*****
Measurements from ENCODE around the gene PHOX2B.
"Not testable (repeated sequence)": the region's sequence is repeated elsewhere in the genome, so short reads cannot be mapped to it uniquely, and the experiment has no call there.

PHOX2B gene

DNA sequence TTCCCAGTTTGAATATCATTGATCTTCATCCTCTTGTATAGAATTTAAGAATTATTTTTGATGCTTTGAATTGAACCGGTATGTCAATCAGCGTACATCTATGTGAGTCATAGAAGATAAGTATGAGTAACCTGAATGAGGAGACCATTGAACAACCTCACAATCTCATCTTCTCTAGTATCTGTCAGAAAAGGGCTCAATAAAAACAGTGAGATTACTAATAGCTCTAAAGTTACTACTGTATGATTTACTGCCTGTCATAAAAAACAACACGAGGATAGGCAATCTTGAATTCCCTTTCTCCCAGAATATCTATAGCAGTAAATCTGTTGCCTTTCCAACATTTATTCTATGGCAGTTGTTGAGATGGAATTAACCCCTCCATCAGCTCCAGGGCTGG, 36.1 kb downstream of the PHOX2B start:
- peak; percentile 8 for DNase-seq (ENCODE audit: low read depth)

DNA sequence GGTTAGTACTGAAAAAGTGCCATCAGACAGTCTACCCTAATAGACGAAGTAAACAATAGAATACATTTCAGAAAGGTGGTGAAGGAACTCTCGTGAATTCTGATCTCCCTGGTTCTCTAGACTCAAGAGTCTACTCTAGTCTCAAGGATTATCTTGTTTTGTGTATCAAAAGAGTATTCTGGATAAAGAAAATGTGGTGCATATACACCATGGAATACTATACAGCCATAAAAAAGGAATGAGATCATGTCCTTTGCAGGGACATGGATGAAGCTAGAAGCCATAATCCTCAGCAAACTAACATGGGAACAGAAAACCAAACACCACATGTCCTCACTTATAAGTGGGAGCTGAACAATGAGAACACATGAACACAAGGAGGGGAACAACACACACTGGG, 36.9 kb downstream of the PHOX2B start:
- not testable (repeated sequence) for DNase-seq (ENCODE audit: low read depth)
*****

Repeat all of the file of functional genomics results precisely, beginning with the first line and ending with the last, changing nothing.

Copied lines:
Measurements from ENCODE around the gene PHOX2B.
"Not testable (repeated sequence)": the region's sequence is repeated elsewhere in the genome, so short reads cannot be mapped to it uniquely, and the experiment has no call there.

PHOX2B gene

DNA sequence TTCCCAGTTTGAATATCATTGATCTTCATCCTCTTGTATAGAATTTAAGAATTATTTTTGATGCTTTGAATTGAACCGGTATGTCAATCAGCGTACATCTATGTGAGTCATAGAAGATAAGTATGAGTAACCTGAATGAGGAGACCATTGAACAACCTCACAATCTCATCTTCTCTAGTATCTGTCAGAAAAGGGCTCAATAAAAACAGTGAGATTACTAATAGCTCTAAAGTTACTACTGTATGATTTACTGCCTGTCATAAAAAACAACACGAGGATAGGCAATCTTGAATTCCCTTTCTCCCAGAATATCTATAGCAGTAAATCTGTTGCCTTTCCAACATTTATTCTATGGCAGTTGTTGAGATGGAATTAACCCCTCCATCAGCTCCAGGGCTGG, 36.1 kb downstream of the PHOX2B start:
- peak; percentile 8 for DNase-seq (ENCODE audit: low read depth)

DNA sequence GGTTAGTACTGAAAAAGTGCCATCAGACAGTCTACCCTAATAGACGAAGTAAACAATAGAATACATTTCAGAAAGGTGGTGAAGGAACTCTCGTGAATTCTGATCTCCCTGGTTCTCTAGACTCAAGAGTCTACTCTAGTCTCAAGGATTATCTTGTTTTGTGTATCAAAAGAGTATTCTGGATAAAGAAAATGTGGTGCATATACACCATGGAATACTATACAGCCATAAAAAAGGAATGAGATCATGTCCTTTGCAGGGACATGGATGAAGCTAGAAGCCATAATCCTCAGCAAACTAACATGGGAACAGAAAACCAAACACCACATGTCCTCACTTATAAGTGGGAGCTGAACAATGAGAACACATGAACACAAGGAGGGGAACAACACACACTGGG, 36.9 kb downstream of the PHOX2B start:
- not testable (repeated sequence) for DNase-seq (ENCODE audit: low read depth)